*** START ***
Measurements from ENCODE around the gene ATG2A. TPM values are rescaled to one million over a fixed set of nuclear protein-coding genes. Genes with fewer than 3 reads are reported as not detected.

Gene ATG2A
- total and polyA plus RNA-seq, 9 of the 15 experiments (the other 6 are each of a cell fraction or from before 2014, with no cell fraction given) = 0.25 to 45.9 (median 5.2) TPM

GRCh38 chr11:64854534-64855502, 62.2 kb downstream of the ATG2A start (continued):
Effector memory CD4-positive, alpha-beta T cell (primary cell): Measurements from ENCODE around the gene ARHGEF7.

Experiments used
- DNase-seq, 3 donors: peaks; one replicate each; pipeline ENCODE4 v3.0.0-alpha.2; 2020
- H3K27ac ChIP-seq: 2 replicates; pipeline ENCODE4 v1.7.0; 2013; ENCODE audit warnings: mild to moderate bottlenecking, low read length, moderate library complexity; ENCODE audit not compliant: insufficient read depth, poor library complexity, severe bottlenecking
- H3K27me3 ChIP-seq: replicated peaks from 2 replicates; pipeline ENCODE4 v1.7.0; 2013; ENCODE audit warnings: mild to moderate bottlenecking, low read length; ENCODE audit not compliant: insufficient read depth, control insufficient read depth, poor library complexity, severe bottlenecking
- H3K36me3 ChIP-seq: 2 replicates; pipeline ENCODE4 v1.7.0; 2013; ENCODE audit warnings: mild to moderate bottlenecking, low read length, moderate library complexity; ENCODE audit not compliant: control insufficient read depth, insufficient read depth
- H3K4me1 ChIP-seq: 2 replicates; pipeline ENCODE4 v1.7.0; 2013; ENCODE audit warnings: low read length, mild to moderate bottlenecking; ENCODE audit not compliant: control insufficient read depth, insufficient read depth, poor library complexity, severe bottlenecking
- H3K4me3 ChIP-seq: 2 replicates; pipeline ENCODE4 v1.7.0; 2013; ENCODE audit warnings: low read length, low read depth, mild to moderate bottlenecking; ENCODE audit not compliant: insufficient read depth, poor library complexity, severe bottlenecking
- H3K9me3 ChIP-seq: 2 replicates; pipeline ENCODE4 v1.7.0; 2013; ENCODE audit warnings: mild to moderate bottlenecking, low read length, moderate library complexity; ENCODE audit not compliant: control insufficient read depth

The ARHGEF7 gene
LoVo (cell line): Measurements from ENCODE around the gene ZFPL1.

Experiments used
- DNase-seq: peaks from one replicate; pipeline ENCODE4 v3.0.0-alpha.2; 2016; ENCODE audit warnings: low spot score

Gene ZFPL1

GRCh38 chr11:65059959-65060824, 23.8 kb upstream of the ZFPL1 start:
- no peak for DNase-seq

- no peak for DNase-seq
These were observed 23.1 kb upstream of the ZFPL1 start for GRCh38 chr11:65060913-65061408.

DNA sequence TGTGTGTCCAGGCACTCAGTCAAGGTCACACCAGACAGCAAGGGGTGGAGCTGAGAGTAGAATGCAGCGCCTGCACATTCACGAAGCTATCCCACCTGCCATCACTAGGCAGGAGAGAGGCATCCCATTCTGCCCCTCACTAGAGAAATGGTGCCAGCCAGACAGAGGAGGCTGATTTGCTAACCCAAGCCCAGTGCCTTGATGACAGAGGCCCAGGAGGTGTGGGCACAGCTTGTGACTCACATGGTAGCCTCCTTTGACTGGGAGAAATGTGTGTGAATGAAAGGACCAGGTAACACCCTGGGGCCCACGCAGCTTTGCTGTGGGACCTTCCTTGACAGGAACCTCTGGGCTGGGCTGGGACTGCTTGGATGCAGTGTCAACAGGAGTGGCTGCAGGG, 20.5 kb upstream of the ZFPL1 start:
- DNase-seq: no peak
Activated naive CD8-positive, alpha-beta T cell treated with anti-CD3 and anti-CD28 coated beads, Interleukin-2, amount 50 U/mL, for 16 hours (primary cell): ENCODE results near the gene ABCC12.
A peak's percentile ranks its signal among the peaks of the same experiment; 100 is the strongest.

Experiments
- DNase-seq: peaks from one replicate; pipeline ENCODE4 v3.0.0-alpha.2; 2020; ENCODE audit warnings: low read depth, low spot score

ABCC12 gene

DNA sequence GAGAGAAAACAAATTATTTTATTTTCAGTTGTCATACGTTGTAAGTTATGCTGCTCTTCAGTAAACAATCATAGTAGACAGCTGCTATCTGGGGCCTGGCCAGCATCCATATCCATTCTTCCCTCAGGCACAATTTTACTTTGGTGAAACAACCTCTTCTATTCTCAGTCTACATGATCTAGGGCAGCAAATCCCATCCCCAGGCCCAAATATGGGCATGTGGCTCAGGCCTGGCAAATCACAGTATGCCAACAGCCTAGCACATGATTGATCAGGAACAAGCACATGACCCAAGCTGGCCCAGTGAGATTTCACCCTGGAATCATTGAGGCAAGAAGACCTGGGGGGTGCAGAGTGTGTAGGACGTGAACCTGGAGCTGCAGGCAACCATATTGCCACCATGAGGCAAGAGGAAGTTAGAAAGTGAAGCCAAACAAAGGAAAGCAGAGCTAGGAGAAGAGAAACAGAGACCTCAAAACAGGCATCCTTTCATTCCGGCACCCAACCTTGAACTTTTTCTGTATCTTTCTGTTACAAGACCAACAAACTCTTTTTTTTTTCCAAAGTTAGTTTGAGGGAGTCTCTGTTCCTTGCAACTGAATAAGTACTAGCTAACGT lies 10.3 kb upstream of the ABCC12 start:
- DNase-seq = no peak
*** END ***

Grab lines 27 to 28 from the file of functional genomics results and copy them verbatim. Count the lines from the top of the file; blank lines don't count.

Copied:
Experiments
- DNase-seq: peaks from one replicate; pipeline ENCODE4 v3.0.0-alpha.2; 2020; ENCODE audit warnings: low read depth, low spot score